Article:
NoHo Does Poetry – a National Poetry Month Feature on local poets
The NoHo Arts District dot Com team always strives to showcase the work of our local NoHo arts community and to celebrate national holidays and designations that promote the arts. April is National Poetry Month and we’d like to introduce North Hollywood to one of our local poets, Radomir Luza.
When did you realize that you loved poetry?
I realized that I loved poetry when I read my first poetry book in elementary school at the age of ten. All those rhyming words, colors and shapes made me think. It also made me wiser, more intelligent and more courageous.
Poetry, through the years, has helped me dance through a bevy of psychiatrists, psychologists and therapists; sleeping on concrete and in shelters and enough pain, paranoia and anguish to paralyze an army of giants.
How did you get started?
I got started writing poetry in my hometown of New Orleans in 1986 when my world came crashing down around me. I had just come back from my first failed move to New York City. My family tried, but couldn’t understand me. My best friends were nowhere to be found, and all I sensed around me were apathy, bleakness and darkness.
To deal with the alienation, anxiety and fear I was experiencing at the time I started writing poetry. Whether political, philosophical or metaphysical, it came from my soul of souls, my gut, my solarplexis of greatest need.
The thing that really attracted me to poetry was that unlike theatre or film, I was reading and performing my words and beliefs, not someone else’s.
I remember the first poetry reading I ever went to was at a restaurant or bar in New Orleans. There was only the bartender and me. So, I read to him.
I felt accepted at poetry readings. I felt that what I had to say was taken seriously, and that people and other poets recognized that I had a lot of talent, and instead of being jealous or angry at me for it, they wished me even more success.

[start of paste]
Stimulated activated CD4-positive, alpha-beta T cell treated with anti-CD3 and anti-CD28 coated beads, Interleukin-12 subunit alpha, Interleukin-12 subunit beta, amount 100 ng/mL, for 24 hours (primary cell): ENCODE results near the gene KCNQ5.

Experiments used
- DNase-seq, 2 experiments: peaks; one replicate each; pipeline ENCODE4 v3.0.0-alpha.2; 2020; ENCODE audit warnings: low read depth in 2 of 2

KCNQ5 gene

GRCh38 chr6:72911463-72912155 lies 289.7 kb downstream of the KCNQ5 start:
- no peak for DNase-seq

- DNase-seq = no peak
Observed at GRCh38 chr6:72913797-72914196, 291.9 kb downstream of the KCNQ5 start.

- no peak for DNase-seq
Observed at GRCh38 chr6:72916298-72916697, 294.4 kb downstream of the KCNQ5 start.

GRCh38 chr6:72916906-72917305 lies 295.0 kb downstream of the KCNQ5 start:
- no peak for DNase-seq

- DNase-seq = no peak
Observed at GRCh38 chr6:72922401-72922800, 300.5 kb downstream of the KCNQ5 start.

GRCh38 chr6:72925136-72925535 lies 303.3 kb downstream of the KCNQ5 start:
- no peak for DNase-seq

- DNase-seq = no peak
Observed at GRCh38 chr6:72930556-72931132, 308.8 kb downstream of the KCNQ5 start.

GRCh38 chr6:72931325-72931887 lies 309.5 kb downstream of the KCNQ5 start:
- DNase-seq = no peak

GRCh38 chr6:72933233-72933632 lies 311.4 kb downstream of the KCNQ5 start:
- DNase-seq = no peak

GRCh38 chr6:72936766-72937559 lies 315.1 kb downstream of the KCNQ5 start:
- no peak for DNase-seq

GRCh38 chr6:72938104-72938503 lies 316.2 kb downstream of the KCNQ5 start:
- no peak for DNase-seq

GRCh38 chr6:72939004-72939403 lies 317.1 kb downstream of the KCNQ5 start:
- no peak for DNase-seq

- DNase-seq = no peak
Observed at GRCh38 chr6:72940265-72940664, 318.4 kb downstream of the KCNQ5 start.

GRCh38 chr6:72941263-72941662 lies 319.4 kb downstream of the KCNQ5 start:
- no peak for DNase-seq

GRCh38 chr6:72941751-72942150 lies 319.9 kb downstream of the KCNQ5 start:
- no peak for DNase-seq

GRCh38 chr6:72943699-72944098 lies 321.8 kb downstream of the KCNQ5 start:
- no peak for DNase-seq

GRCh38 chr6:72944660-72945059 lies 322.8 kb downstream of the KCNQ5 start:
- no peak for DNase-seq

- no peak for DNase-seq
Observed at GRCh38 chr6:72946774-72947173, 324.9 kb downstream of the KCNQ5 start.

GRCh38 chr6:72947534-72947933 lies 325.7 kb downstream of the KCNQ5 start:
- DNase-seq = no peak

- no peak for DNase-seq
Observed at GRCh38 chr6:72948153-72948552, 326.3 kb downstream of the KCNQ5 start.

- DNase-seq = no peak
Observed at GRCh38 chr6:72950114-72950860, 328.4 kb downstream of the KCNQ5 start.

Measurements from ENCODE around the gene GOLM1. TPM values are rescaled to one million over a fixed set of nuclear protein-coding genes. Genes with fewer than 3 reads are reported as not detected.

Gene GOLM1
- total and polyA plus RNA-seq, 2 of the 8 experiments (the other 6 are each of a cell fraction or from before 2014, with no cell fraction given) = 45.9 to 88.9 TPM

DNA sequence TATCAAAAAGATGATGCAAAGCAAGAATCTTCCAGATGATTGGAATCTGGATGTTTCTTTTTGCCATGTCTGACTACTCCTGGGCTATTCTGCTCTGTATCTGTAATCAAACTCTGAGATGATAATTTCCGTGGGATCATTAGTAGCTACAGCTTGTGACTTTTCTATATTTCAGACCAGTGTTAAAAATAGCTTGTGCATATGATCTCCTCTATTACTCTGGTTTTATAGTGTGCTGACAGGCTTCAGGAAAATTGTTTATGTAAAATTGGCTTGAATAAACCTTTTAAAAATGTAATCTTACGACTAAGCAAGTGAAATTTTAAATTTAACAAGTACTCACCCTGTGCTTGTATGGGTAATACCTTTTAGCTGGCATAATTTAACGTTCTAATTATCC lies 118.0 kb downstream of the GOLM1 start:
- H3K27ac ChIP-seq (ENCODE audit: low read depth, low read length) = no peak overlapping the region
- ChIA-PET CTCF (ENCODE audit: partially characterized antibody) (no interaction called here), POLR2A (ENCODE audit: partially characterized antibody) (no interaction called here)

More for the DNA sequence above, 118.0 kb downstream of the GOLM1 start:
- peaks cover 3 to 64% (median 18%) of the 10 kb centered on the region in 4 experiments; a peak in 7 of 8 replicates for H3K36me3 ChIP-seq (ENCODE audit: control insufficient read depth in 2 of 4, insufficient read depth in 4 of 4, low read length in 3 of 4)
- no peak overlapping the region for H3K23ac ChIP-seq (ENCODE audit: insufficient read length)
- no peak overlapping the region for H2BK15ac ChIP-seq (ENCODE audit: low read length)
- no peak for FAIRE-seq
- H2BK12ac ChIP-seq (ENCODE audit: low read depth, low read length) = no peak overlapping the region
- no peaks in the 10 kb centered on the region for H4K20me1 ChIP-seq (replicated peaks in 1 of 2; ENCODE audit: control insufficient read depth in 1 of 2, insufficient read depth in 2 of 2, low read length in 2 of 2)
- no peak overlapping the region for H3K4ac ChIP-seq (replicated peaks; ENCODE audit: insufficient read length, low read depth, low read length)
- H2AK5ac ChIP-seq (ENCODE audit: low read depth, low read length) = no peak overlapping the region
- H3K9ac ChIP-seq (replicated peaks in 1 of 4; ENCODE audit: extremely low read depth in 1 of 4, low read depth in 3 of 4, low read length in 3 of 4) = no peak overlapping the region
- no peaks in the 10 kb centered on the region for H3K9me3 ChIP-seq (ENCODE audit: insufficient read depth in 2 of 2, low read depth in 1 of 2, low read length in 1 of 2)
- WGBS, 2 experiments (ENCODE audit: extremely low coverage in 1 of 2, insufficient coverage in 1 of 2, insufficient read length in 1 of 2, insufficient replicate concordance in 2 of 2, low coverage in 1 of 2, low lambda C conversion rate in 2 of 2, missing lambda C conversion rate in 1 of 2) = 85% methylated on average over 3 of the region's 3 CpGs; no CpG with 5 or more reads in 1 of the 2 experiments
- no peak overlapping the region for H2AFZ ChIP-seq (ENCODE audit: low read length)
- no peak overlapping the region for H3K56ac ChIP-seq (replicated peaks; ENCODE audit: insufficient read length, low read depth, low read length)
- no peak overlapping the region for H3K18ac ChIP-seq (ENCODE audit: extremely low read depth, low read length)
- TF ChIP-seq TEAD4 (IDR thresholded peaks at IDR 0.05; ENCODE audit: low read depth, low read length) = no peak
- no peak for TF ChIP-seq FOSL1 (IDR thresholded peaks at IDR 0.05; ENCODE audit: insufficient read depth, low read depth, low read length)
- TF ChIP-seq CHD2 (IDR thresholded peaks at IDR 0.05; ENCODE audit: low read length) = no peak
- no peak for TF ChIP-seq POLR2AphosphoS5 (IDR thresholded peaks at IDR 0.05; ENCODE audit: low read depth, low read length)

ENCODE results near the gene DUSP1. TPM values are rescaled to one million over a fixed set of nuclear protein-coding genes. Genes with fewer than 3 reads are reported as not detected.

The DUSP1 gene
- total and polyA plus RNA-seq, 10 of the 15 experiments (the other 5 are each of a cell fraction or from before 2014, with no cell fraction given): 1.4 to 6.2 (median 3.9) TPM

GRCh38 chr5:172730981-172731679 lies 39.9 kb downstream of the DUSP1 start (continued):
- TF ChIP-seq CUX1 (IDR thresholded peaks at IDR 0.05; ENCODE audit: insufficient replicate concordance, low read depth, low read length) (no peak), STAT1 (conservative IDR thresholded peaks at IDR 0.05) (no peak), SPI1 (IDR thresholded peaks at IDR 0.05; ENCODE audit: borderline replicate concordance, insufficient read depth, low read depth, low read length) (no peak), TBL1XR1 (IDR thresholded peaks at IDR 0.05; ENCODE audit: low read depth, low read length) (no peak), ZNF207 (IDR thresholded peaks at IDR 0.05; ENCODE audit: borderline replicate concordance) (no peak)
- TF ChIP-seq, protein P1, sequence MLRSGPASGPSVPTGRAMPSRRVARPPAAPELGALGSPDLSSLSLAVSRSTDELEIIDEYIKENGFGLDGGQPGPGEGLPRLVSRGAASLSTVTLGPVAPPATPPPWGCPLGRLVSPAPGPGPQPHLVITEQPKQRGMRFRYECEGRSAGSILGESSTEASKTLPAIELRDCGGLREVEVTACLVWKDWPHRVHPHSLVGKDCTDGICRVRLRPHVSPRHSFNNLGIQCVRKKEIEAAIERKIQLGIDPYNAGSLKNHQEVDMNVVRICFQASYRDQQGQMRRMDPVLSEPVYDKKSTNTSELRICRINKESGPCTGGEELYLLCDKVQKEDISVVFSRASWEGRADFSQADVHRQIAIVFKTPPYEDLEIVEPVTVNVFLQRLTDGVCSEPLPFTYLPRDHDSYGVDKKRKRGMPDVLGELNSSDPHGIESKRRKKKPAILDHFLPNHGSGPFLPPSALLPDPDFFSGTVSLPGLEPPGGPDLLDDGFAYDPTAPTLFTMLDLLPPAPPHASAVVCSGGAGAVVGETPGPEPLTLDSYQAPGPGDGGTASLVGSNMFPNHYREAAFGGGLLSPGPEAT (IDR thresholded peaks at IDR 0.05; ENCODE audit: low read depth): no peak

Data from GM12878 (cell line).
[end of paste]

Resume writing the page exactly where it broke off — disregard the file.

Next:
I must admit that no matter how bad it got, I get my love of art and politics from my parents, Radomir Sr. and Libuse Podhraska. My father fought in the Czech Resistance in World War II led by my grandfather Vojtech Luza, who was murdered by the Nazis in 1944.
My mother was the youngest actress ever accepted into the Czech National Dramatic Conservatory at 15 before Adolf Hitler closed the doors in 1943.
They then escaped Communism in their beloved Czechoslovakia in 1948, eventually coming to America in 1953.
I have been writing verse now for 28 years and will publish my 25th book, 16th collection of poetry, and first collection in three years, “New York Nadir” later this month.
The book is inspired by my second failed move to New York City and only divorce. “Nadir” means desperation, low point or rock bottom.
I am the Poet Laureate of North Hollywood, a Pushcart Prize nominee and have had poetry published in over 40 literary journals, anthologies and websites such as “Nerve Cowboy,” “Spare Change,” “Askew,” “Boog City,” “Cultural Weekly” and “RogueScholars.com.”
I have featured my poetry 80+ times across the country.
I have also organized over a dozen readings across the country in places such as New York City, New Jersey, Ft. Walton Beach, FLA, and Los Angeles.
I have also taught poetry to youngsters as part of the Youth Poetry Workshop sponsored by the North Hollywood West Neighborhood Council, of which I am President. The 2nd Annual Workshop takes place on May 29th at Saticoy Elementary School.